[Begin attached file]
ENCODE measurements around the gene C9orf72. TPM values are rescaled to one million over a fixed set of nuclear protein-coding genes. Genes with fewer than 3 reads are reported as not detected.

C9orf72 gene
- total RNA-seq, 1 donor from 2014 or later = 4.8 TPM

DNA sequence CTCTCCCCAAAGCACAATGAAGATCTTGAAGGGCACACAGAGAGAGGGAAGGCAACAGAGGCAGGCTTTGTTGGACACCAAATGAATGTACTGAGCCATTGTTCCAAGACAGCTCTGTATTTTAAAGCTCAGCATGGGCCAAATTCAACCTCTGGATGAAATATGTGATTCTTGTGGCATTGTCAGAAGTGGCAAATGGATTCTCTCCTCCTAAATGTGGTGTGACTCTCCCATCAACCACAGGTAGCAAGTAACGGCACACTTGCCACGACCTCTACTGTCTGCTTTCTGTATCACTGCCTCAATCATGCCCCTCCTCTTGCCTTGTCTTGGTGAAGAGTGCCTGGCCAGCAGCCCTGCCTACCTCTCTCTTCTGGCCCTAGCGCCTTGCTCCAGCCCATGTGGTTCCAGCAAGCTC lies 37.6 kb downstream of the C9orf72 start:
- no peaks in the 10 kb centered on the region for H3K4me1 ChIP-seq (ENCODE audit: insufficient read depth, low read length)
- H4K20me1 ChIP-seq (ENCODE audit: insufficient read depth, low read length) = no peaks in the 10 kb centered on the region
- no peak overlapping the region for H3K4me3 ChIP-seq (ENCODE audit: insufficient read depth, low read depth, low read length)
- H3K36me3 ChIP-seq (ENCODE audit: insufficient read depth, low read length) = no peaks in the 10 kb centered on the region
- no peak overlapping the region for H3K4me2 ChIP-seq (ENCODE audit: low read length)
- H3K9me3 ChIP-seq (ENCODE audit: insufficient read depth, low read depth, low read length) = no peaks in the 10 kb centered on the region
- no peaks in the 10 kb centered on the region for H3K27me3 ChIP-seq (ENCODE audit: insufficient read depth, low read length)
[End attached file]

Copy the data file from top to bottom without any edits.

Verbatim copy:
ENCODE measurements around the gene C9orf72. TPM values are rescaled to one million over a fixed set of nuclear protein-coding genes. Genes with fewer than 3 reads are reported as not detected.

C9orf72 gene
- total RNA-seq, 1 donor from 2014 or later = 4.8 TPM

DNA sequence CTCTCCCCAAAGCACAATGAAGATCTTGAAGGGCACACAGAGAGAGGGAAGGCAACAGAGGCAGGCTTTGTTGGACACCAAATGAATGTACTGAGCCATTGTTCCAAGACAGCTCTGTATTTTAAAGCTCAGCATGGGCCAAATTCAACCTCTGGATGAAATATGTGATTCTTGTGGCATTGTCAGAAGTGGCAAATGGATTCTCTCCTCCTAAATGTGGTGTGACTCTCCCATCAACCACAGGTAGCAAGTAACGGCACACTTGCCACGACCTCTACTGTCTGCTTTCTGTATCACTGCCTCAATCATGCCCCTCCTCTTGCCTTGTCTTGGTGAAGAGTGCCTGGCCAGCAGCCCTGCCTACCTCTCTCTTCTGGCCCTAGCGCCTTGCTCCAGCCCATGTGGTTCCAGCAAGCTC lies 37.6 kb downstream of the C9orf72 start:
- no peaks in the 10 kb centered on the region for H3K4me1 ChIP-seq (ENCODE audit: insufficient read depth, low read length)
- H4K20me1 ChIP-seq (ENCODE audit: insufficient read depth, low read length) = no peaks in the 10 kb centered on the region
- no peak overlapping the region for H3K4me3 ChIP-seq (ENCODE audit: insufficient read depth, low read depth, low read length)
- H3K36me3 ChIP-seq (ENCODE audit: insufficient read depth, low read length) = no peaks in the 10 kb centered on the region
- no peak overlapping the region for H3K4me2 ChIP-seq (ENCODE audit: low read length)
- H3K9me3 ChIP-seq (ENCODE audit: insufficient read depth, low read depth, low read length) = no peaks in the 10 kb centered on the region
- no peaks in the 10 kb centered on the region for H3K27me3 ChIP-seq (ENCODE audit: insufficient read depth, low read length)